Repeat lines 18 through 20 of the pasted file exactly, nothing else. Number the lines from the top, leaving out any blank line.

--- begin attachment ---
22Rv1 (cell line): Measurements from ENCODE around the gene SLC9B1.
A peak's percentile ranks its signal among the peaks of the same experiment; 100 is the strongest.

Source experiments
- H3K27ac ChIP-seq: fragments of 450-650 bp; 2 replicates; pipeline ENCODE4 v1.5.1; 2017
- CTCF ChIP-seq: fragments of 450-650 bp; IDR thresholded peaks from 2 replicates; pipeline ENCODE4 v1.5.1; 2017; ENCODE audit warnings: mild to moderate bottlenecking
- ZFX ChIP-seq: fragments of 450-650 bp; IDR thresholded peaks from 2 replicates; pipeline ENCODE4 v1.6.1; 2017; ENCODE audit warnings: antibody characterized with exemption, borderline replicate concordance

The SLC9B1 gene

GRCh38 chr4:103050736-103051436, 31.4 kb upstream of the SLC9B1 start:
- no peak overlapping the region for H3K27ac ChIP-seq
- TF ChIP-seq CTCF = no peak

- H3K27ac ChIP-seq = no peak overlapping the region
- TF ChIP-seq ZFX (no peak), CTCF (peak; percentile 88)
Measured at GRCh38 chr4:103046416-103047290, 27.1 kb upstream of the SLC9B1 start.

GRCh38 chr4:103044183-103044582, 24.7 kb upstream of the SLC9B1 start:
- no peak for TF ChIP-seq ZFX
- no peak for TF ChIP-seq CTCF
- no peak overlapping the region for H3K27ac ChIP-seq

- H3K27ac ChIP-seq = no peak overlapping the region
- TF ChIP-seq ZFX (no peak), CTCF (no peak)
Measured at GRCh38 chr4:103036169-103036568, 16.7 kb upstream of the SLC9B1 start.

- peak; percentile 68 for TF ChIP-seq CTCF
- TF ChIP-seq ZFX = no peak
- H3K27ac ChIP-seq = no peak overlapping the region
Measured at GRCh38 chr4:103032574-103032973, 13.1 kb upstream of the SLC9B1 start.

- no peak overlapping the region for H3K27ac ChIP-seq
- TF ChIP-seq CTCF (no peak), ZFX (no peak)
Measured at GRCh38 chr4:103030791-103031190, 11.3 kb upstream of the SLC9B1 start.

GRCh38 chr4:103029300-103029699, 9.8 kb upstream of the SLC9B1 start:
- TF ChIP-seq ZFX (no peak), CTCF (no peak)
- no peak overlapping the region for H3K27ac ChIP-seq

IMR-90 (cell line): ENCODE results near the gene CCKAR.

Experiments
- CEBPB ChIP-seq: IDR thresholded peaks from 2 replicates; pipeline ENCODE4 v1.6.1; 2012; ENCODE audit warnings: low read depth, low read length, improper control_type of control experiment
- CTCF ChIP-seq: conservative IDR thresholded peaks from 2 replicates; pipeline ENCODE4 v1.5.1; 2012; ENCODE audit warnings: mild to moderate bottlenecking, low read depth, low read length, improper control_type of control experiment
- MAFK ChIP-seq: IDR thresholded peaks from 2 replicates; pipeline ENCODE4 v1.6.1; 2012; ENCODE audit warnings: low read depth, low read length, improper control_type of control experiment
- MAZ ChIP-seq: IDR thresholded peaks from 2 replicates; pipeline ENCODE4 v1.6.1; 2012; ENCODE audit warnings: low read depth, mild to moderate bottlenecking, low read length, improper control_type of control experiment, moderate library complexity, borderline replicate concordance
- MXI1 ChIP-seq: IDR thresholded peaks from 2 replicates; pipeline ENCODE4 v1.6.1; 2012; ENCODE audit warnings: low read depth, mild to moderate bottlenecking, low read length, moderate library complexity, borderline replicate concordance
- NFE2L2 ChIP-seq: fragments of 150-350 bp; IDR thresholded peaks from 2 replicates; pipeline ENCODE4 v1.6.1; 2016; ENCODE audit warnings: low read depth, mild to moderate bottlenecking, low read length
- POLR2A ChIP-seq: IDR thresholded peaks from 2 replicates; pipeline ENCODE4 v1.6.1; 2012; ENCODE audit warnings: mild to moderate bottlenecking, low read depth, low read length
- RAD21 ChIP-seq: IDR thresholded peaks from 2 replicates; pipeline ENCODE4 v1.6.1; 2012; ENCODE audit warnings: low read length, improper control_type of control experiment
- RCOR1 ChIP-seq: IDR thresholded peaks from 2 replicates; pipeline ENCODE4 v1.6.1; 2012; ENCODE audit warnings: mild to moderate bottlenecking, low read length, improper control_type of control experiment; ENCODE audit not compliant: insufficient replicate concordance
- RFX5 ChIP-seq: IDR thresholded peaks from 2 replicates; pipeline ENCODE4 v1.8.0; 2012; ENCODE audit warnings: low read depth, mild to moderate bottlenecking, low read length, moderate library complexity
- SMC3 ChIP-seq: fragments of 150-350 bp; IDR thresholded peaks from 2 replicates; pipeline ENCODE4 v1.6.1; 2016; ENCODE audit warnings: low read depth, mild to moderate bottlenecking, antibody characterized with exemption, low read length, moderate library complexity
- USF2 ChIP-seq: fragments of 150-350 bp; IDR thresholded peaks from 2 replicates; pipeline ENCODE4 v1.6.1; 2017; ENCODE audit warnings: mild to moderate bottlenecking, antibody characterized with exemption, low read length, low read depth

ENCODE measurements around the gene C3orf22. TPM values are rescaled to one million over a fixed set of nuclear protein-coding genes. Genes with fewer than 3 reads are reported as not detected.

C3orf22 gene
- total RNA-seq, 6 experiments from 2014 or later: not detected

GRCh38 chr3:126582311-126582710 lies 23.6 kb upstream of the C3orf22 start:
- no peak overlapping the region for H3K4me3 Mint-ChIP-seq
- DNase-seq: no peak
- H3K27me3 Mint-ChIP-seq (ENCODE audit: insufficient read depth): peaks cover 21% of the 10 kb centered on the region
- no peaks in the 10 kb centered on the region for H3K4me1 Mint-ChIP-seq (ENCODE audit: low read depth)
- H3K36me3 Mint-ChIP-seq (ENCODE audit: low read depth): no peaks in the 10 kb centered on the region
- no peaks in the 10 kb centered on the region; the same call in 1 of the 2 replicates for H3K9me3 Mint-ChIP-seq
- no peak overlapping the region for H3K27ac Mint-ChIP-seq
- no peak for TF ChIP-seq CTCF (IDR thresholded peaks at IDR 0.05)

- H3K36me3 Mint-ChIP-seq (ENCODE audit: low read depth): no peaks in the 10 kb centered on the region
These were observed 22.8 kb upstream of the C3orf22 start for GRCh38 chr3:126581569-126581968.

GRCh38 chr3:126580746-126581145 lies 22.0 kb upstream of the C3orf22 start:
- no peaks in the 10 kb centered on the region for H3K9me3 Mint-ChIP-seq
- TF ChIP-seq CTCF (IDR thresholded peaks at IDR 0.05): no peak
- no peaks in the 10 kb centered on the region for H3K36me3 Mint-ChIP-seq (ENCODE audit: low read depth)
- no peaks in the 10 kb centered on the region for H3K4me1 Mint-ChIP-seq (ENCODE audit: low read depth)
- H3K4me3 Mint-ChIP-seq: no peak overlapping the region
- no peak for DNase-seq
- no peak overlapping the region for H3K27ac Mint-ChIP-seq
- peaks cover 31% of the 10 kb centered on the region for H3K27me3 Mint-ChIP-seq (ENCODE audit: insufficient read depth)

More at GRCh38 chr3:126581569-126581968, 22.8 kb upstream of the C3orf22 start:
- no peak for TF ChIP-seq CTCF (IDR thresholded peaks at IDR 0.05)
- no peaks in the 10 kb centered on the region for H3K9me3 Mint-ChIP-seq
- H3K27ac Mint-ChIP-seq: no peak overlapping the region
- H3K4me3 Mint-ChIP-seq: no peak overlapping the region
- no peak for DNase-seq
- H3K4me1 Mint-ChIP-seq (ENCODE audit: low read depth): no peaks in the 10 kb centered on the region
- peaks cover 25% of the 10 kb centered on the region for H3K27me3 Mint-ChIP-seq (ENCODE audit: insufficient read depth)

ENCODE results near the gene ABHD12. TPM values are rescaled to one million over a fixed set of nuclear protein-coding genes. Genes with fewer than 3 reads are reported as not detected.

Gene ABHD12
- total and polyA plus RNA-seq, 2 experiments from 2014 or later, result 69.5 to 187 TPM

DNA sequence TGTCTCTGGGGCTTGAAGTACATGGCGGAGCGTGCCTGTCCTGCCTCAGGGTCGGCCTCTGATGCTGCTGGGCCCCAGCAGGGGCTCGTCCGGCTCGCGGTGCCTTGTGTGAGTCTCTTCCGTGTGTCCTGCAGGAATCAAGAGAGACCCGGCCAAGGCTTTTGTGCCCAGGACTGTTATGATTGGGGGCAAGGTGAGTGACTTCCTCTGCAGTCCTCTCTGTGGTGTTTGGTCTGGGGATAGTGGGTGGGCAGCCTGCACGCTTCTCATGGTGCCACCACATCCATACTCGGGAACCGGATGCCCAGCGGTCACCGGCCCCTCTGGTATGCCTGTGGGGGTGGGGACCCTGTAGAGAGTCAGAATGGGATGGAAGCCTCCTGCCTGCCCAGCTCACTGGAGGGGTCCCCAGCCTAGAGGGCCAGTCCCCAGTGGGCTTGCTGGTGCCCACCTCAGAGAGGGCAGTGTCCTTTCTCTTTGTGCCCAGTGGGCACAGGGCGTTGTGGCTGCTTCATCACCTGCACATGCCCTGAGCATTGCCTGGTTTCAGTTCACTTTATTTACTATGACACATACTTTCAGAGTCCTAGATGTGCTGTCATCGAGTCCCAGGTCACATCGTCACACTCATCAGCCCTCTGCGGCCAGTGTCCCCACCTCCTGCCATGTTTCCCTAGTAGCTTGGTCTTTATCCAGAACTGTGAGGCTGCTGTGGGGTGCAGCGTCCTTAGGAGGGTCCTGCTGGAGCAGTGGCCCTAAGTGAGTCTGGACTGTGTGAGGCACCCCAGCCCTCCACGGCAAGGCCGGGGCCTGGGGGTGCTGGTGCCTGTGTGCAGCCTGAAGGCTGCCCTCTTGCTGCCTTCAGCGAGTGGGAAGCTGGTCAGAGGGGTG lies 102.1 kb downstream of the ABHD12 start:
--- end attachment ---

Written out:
- H3K27ac ChIP-seq = no peak overlapping the region
- TF ChIP-seq ZFX (no peak), CTCF (no peak)
Measured at GRCh38 chr4:103036169-103036568, 16.7 kb upstream of the SLC9B1 start.